Girolamo Cavalcabo

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Girolamo Cavalcabo (known in France as 'Hieronyme' or 'Hieronymus') was a Bolognese fencing master, teaching in Rome and later Paris in the late sixteenth and early seventeenth centuries.

Egerton Castle suggests that his father was Zacharia Cavalcabo, who published Angelo Viggiani’s treatise in 1567; indeed, Castle believes that Viggiani was Hieronyme’s fencing master.[1] At some point, Girolamo travelled to Rome, where he perhaps first came into contact by the ‘Agrippan’ system of guards; Brantôme in his memoirs mentions a "Hiéronime" teaching in Rome.[2]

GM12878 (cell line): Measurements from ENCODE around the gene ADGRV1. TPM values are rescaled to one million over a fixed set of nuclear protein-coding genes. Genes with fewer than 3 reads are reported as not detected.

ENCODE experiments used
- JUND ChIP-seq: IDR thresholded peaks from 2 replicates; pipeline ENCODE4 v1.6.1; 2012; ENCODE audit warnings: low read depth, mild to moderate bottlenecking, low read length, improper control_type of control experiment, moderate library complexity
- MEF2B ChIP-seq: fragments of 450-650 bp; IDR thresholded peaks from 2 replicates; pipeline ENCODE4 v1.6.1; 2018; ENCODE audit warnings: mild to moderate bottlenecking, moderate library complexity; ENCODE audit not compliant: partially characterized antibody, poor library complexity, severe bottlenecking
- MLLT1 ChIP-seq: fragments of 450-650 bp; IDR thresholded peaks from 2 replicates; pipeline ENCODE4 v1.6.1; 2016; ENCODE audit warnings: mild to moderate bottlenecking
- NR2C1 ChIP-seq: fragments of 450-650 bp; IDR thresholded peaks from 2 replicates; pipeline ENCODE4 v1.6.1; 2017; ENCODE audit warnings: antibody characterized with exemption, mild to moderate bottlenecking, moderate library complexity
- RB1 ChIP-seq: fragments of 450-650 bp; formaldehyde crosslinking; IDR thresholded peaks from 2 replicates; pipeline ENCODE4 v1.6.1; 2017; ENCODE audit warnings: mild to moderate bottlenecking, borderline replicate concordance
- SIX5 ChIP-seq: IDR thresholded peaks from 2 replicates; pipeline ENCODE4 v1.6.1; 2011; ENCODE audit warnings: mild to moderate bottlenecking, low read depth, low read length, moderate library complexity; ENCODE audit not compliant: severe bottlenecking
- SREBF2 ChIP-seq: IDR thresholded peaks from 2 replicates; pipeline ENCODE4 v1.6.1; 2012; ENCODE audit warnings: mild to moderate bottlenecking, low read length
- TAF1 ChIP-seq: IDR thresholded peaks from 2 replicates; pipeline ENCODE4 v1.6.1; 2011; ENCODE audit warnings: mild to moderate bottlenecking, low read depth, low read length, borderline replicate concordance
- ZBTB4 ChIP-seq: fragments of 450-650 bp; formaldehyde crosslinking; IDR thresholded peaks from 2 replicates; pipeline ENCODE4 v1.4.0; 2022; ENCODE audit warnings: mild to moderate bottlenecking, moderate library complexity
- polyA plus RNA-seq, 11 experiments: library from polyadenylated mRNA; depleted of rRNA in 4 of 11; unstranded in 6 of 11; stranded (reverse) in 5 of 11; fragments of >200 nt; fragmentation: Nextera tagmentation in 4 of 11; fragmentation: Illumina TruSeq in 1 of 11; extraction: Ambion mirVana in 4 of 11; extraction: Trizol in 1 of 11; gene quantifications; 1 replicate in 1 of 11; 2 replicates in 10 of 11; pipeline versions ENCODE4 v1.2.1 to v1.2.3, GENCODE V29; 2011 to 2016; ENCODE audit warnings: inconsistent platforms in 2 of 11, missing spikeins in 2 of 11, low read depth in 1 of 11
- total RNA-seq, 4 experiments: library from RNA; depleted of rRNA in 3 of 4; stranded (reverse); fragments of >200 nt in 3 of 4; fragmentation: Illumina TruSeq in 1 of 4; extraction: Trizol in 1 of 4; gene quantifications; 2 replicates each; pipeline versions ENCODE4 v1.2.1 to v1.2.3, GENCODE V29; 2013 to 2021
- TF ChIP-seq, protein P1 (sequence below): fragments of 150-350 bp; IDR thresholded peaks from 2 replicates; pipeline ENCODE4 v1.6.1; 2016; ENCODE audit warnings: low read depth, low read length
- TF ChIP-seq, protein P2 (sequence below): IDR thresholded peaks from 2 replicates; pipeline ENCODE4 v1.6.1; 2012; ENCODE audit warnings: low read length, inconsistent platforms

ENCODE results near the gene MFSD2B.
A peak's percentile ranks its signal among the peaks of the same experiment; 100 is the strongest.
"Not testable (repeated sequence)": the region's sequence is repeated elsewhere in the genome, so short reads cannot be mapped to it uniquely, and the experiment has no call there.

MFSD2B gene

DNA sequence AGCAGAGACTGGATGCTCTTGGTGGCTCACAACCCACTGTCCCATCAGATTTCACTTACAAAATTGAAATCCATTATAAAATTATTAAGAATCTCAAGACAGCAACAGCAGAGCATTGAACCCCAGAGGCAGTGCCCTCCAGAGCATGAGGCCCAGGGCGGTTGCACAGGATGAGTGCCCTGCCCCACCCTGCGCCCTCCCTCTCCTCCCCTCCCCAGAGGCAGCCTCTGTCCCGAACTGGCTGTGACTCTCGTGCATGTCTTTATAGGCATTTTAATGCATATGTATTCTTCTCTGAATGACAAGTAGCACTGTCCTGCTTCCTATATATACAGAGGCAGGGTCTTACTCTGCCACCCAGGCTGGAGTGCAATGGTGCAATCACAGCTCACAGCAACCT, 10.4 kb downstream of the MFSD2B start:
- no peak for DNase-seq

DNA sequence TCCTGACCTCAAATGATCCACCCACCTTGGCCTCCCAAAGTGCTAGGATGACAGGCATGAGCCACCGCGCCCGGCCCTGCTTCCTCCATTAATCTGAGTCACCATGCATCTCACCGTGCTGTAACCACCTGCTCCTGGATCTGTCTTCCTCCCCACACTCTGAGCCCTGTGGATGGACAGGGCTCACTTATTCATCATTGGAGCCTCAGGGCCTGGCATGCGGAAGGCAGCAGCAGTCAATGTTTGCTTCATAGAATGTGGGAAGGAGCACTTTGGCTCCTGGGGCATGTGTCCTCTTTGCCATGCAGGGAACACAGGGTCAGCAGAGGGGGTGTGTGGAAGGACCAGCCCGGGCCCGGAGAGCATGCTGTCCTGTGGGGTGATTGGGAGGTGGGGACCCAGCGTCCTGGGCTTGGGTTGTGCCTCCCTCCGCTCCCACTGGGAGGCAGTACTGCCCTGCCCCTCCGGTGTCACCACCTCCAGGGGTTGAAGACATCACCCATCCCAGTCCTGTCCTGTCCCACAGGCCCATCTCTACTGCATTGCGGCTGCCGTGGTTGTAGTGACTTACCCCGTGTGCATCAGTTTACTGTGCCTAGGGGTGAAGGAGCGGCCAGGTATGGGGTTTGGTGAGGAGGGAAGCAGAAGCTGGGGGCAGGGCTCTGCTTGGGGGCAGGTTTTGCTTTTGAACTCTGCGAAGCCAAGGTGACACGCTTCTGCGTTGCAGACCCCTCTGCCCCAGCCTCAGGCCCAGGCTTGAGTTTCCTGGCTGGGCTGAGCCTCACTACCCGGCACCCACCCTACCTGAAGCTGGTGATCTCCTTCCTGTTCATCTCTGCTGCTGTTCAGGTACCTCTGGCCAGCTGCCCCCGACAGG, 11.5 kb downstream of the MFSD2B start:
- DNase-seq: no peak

In 1597, Seigneur de Villamont translated Cavalcabo’s manuscript 'Treaty or Instruction for Fencing' into French.[3] Possibly because of this, Cavalcabo was appointed to the court of Henry IV of France to teach the Dauphin (later Louis XIII) and his brother Gaston D’Orleans; his son, César, was Master of Arms to the French Court until 1642.


  • Hieronymus Calvacabo of Bologna and Patenostrier of Rome, Treatise or Instruction for Fencing, trans. Rob Runacres, (2015), ISBN 978-1-326-16469-0


  1. ^ [Castle, E. Egerton Schools and Masters of Fencing: From the Middle Ages to the Eighteenth Century, 2003, p.105]
  2. ^ [Briorst P., Drevillon H. & Serna P, Croiser le fer: Violence et culture de l'épée dans la France modern, 2002 p.66]
  3. ^ [Brantome, Discours sur les duels, 1997, p.199]

Further reading

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